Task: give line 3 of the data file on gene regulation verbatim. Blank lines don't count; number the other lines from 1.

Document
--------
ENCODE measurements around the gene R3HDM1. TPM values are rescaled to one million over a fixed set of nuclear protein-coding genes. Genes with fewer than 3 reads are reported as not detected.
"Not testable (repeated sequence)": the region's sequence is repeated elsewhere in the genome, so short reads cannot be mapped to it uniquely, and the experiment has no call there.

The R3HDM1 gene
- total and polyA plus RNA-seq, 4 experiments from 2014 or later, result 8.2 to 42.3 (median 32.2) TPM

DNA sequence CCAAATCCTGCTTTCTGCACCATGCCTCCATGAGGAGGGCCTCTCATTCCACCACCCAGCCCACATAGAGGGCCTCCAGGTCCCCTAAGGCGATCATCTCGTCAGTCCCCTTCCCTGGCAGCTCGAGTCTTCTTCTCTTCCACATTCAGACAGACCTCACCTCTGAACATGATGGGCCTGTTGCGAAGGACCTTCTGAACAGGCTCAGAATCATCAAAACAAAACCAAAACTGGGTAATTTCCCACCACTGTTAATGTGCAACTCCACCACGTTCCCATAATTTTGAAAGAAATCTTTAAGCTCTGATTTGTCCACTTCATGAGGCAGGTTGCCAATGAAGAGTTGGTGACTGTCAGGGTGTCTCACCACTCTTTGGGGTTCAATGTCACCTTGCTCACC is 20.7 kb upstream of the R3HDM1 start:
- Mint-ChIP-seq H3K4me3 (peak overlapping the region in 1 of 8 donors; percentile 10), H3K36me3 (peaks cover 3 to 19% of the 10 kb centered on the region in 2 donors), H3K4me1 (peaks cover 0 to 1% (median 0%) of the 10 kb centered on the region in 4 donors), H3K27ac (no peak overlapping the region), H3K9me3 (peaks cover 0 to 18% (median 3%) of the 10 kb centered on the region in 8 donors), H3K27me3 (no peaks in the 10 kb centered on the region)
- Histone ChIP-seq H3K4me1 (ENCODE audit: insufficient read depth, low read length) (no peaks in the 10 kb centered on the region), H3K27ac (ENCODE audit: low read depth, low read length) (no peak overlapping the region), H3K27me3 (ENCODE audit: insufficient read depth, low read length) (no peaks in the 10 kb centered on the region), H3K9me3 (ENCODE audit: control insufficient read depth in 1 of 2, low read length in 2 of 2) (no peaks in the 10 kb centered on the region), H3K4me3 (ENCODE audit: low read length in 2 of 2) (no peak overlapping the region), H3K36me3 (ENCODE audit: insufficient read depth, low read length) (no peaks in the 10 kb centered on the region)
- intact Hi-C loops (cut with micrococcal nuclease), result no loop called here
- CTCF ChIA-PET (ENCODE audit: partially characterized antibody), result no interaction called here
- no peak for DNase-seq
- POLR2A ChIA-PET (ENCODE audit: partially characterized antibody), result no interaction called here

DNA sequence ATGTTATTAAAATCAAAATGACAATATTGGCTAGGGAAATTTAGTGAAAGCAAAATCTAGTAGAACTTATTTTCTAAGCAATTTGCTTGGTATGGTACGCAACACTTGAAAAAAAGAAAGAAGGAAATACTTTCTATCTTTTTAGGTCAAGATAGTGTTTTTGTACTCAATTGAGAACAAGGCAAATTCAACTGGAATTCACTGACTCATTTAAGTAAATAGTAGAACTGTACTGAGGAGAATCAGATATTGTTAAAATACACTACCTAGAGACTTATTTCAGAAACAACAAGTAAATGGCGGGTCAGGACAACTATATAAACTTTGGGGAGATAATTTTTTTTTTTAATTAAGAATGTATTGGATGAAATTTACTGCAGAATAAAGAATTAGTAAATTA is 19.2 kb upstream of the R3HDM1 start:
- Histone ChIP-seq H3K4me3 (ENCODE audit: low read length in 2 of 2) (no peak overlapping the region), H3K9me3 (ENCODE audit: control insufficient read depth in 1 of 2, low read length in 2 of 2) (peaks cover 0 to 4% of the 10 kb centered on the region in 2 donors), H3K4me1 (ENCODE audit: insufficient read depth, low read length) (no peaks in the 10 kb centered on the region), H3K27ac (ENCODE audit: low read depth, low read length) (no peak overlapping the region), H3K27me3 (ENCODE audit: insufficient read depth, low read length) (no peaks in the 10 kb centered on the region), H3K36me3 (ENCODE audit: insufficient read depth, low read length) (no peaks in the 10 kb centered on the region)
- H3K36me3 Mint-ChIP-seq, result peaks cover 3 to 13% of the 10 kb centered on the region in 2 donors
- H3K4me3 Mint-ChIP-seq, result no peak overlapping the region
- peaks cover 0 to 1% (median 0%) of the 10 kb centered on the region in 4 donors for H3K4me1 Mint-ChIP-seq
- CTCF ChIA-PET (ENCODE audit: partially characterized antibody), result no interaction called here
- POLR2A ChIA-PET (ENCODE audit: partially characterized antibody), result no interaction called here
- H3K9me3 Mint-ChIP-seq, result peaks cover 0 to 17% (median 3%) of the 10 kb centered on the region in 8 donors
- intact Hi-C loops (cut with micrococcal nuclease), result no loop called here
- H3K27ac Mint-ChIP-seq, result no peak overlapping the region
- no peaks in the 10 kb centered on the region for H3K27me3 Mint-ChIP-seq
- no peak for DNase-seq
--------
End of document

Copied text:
The R3HDM1 gene